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How London Group Rudimental Is Redefining Music

They may be loud on stage, but the boys of Rudimental are rather soft-spoken in real life.

Made up of Amir Amor, Kesi Dryden, Piers Agget and DJ Locksmith, the British drum and bass band is not for the weak-hearted. Their sound threatens to completely redefine live performance with their eclectic beats of funk, soul, hip-hop, electronic and drum and bass. Rudimental is not your average festival act, that’s for sure.

“This is where we thrive,” Kesi Dryden told The Huffington Post hours before taking the stage at the Bonnaroo Music and Arts Festival in Manchester, Tennessee. It was the fourth and final day of the raucous outdoor festival.

“For us, it’s such a personal thing when you’re writing songs,” Amor said. “It’s drum and bass but it’s also very emotional music for us, and has a lot of sentiment to it,” he said, adding, “As long as that’s always there — and we think it’s even stronger on this album — then people will always relate to our music.”

Rudimental broke out on the music scene in 2012 when their single “Feel The Love,” featuring John Newman, topped the U.K. charts. From there, the drum and bass act continued to take the music scene by storm in Europe and Australia with multiple hits from their debut album “Home,” including “Not Giving In” and “Waiting All Night.”

The four producers from Hackney, London, boast a long list of awards and nominations, including winning the 2013 MOBO award for best album, being nominated for a Mercury Music Prize and being named the 2013 “festival band of the summer” by the BBC.

They recently created their very own music festival, Wild Life, in their hometown with electronic duo and close friends Disclosure. “We basically created our very own dream festival,” Amor said.

Their eclectic sound is made up of drum, bass, brass and amazing vocals. The energy of their 10-person act is unlike any live performance. From big EDM DJs to festival headliners, no one rivals Rudimental’s performance on a live stage. The band doesn’t just make music, they create an energy so vibrant during their shows that it’s an experience you’ll take home with you.

An album is like a snapshot of where you are at that moment in time. And for us, ‘We the Generation’ is a progression from where we were to where we are today.
Amir Amor

With the release of their second album “We the Generation” coming on Sept. 18, Amor says they’ve just been practicing — and getting better — at their craft. “An album is like a snapshot of where you are at that moment in time. And for us, ‘We the Generation’ is a progression from where we were to where we are today.”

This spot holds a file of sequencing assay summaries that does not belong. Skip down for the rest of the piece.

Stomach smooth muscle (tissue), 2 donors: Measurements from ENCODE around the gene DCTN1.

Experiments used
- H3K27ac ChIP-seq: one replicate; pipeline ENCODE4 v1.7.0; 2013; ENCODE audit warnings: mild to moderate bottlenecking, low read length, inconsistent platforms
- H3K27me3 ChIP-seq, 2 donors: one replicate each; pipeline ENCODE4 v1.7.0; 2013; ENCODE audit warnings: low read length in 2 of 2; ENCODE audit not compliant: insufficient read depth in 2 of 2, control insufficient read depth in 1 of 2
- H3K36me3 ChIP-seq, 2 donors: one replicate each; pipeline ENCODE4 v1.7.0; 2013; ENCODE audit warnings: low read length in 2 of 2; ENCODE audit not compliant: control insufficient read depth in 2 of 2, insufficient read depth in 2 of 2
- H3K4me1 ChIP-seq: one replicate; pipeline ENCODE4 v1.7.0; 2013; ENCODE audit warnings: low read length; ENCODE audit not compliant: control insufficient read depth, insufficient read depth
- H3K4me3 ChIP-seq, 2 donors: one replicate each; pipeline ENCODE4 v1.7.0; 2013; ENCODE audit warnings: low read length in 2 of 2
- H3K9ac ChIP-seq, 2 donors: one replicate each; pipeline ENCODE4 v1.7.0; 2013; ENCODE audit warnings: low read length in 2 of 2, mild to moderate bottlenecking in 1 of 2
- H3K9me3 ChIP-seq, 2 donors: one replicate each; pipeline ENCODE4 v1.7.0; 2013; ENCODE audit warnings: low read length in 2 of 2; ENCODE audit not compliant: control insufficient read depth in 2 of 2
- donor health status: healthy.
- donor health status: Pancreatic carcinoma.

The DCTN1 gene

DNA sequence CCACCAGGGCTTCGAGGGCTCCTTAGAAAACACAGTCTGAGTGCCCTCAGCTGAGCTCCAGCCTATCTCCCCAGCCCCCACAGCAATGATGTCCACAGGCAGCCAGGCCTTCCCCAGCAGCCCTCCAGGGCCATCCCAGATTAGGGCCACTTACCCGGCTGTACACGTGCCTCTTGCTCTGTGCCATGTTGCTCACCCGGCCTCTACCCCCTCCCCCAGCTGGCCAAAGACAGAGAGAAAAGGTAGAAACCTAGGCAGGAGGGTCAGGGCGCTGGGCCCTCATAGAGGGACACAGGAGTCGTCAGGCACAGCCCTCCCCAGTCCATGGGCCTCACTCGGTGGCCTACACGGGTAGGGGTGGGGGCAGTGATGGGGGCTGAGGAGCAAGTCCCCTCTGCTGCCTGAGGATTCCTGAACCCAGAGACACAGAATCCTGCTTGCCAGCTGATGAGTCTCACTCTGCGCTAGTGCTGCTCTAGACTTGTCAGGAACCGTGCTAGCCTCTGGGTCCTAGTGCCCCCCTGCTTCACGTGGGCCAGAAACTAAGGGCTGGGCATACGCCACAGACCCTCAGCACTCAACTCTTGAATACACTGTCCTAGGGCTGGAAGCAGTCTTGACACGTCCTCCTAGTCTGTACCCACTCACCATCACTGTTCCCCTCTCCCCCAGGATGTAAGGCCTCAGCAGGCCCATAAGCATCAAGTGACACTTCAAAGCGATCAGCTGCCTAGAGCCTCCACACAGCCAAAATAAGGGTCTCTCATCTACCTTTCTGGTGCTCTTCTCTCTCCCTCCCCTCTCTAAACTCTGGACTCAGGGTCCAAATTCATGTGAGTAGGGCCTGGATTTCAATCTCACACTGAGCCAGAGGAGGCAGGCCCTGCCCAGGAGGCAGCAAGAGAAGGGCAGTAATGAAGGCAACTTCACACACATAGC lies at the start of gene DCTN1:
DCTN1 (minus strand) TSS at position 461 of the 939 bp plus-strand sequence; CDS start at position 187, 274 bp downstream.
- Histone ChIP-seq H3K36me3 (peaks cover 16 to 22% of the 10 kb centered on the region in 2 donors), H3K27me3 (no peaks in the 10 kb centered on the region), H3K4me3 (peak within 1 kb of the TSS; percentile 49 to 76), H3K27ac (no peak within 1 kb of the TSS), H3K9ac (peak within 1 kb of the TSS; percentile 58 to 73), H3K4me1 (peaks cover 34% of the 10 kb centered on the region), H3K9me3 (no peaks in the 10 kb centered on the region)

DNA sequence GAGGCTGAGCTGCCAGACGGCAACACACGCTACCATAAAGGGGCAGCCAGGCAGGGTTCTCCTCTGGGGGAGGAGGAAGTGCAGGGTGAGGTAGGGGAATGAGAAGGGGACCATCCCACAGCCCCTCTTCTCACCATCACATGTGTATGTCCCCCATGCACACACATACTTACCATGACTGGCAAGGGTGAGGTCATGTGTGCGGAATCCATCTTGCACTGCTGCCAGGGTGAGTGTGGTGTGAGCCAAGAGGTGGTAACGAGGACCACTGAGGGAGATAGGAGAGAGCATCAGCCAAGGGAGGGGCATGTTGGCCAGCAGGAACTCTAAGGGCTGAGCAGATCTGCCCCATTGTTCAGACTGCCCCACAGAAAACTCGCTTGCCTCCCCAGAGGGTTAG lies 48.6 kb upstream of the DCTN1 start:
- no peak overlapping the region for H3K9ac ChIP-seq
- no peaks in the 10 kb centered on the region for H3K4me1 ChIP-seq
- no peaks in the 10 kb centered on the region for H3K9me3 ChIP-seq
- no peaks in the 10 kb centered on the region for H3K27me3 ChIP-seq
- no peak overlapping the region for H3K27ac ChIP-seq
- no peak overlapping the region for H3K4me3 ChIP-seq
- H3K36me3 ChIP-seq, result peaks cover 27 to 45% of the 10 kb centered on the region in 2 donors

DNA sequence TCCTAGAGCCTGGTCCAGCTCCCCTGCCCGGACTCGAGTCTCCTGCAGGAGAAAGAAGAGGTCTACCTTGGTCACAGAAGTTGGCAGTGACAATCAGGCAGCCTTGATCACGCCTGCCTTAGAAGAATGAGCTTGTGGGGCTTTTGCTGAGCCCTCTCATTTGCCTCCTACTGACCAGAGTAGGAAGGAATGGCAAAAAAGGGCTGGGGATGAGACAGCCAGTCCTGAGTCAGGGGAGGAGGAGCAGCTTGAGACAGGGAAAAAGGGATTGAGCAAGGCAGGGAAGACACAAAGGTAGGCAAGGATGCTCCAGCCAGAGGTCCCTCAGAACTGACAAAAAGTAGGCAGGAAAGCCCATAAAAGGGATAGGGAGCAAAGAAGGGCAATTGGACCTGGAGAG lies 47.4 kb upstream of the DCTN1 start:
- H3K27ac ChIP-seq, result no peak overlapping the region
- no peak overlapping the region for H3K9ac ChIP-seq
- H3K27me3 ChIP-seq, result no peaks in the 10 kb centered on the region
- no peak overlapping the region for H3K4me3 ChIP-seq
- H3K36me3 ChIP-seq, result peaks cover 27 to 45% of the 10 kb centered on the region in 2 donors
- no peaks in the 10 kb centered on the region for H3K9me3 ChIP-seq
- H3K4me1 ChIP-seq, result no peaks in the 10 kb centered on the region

Rudimental’s creative process is fluid, collaborative and never truly stops. “The way we make music is continuous,” Amor said. “A lot of bands take three months to record an album and then go on tour, but we’ve always been touring, so we’ve always been recording at the same time in between gigs.” They created “We the Generation” in much the same way — on the road.

Singers Thomas Jules, Anne-Marie and Bridgette Amofah of Rudimental perform onstage at Bonnaroo on June 14.

“We’re growing and we’re getting better at what we do,” Amor said. “It’s much more of the same energy and the eclecticism of the first one, but now we’re just better. It flows so much quicker, there’s more live elements. I think the soulful side of it is out a lot more.”

It was clear how much the band had stepped up their game a few hours later when Rudimental took the stage. Their new set sounded similar to their first album — trumpets blazing, DJ Locksmith yelling at the crowd — but with even more funk, more brass, more reggae and more electric guitar. Rudimental has truly found their groove.

Known for their amazing collaborations and unearthing of new talent, Dryden said they’ve brought in some new vocalists on their upcoming album. “We’ve got new singers coming through besides Anne-Marie and Will Heard, who are on the album and are also touring with us as well,” Dryden said. “We’ve been lucky enough to work with a bucket list of people that we’ve grown up listening to and we’re fans of.”

We’re growing and we’re getting better at what we do.
Amir Amor

The quartet has also collaborated with big names such as Ed Sheeran and the late Bobby Womack. As for who they’d most like to work with in the future, Dryden was quick to answer. “Lauryn Hill. We say it all the time,” he said laughing. “‘The Miseducation Of Lauryn Hill’ was one of our all-time favorite albums. If we could get her in the studio to collaborate, we would be very happy. We say it in every interview, so hopefully she’s gonna hear it one of these days.”

While the band has hit it big in the U.K. and Australia, they’re still up and coming in the U.S. “I think that America is such a big place, so to spread our message around, it takes a long time,” Amor said. “We built ourselves up in the U.K. by going on the road and touring. We would never have the following we do now if we didn’t go on the road. We’ve done a few tours here in the U.S. and we can see the fanbase is growing, gradually.”

Here’s to good music growing, gradually. Well done, boys.

Check out Rudimental’s new single “Never Let You Go” and get their new album “We the Generation” from Major Toms/Big Beat on Sept. 18.

This interview has been edited and condensed.

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